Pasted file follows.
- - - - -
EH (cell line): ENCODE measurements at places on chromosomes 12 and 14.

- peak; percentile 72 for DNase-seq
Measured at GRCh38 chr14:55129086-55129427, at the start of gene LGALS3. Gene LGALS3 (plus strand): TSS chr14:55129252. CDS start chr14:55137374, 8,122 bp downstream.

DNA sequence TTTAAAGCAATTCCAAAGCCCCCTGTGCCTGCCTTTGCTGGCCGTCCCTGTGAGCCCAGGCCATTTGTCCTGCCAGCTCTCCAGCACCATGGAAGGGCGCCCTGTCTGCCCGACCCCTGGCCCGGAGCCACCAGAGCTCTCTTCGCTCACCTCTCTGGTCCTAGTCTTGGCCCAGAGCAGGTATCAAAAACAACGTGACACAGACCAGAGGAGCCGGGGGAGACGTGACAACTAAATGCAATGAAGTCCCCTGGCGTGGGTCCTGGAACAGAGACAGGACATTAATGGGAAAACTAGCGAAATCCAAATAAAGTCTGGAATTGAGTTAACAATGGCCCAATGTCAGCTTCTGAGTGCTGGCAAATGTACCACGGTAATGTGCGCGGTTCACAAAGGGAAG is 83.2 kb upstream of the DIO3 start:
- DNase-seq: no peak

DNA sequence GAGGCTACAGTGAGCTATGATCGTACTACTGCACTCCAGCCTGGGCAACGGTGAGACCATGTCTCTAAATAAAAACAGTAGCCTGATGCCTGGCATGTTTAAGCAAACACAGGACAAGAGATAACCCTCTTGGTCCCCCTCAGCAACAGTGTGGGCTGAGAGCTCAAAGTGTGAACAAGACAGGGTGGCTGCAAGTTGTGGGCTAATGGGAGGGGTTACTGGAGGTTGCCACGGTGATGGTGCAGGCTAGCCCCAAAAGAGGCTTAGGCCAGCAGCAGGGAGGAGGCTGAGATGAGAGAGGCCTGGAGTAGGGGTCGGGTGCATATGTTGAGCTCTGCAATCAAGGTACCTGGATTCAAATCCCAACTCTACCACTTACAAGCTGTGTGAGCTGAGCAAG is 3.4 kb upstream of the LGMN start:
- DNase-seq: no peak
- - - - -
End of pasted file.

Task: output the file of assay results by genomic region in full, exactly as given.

EH (cell line): ENCODE measurements at places on chromosomes 12 and 14.

- peak; percentile 72 for DNase-seq
Measured at GRCh38 chr14:55129086-55129427, at the start of gene LGALS3. Gene LGALS3 (plus strand): TSS chr14:55129252. CDS start chr14:55137374, 8,122 bp downstream.

DNA sequence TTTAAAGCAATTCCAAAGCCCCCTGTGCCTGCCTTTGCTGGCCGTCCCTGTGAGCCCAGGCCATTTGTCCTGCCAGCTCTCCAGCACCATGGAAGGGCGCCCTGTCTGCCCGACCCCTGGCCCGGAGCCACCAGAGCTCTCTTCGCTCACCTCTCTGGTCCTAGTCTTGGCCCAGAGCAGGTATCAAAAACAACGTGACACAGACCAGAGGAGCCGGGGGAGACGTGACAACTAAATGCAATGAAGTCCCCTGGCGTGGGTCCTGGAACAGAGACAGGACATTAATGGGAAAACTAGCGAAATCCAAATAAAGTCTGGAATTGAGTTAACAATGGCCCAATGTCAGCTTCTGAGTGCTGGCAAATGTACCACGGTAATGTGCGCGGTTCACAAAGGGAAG is 83.2 kb upstream of the DIO3 start:
- DNase-seq: no peak

DNA sequence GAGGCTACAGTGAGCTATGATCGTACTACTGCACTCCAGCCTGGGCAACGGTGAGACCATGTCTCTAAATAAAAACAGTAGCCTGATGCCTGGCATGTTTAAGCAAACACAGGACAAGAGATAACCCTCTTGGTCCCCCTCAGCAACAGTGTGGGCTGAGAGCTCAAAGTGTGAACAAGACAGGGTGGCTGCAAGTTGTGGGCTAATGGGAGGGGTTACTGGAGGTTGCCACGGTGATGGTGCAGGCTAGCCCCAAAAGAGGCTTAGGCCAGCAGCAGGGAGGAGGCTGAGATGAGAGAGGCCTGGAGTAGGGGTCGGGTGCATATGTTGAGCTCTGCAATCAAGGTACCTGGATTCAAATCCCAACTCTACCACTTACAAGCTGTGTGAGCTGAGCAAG is 3.4 kb upstream of the LGMN start:
- DNase-seq: no peak